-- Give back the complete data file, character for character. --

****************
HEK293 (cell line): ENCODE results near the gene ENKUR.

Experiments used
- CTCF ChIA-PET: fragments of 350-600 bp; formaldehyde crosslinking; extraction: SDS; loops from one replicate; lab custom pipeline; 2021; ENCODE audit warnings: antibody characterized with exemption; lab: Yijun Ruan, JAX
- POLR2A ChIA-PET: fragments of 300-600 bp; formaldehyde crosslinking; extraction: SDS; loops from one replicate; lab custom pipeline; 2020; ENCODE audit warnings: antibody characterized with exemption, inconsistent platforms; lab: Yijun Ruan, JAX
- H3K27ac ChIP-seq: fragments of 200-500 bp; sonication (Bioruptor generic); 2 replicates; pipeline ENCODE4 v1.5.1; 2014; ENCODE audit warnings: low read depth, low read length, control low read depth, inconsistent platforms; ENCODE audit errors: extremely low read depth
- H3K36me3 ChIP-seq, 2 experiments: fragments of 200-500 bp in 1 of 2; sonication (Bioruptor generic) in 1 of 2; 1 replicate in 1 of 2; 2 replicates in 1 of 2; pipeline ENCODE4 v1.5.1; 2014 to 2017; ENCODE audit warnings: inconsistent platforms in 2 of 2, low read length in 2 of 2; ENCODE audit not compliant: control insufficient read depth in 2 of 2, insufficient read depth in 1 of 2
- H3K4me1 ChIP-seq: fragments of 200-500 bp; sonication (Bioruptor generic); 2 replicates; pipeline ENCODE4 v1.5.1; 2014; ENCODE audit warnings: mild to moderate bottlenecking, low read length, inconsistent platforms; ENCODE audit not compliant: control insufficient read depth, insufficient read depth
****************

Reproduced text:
HEK293 (cell line): ENCODE results near the gene ENKUR.

Experiments used
- CTCF ChIA-PET: fragments of 350-600 bp; formaldehyde crosslinking; extraction: SDS; loops from one replicate; lab custom pipeline; 2021; ENCODE audit warnings: antibody characterized with exemption; lab: Yijun Ruan, JAX
- POLR2A ChIA-PET: fragments of 300-600 bp; formaldehyde crosslinking; extraction: SDS; loops from one replicate; lab custom pipeline; 2020; ENCODE audit warnings: antibody characterized with exemption, inconsistent platforms; lab: Yijun Ruan, JAX
- H3K27ac ChIP-seq: fragments of 200-500 bp; sonication (Bioruptor generic); 2 replicates; pipeline ENCODE4 v1.5.1; 2014; ENCODE audit warnings: low read depth, low read length, control low read depth, inconsistent platforms; ENCODE audit errors: extremely low read depth
- H3K36me3 ChIP-seq, 2 experiments: fragments of 200-500 bp in 1 of 2; sonication (Bioruptor generic) in 1 of 2; 1 replicate in 1 of 2; 2 replicates in 1 of 2; pipeline ENCODE4 v1.5.1; 2014 to 2017; ENCODE audit warnings: inconsistent platforms in 2 of 2, low read length in 2 of 2; ENCODE audit not compliant: control insufficient read depth in 2 of 2, insufficient read depth in 1 of 2
- H3K4me1 ChIP-seq: fragments of 200-500 bp; sonication (Bioruptor generic); 2 replicates; pipeline ENCODE4 v1.5.1; 2014; ENCODE audit warnings: mild to moderate bottlenecking, low read length, inconsistent platforms; ENCODE audit not compliant: control insufficient read depth, insufficient read depth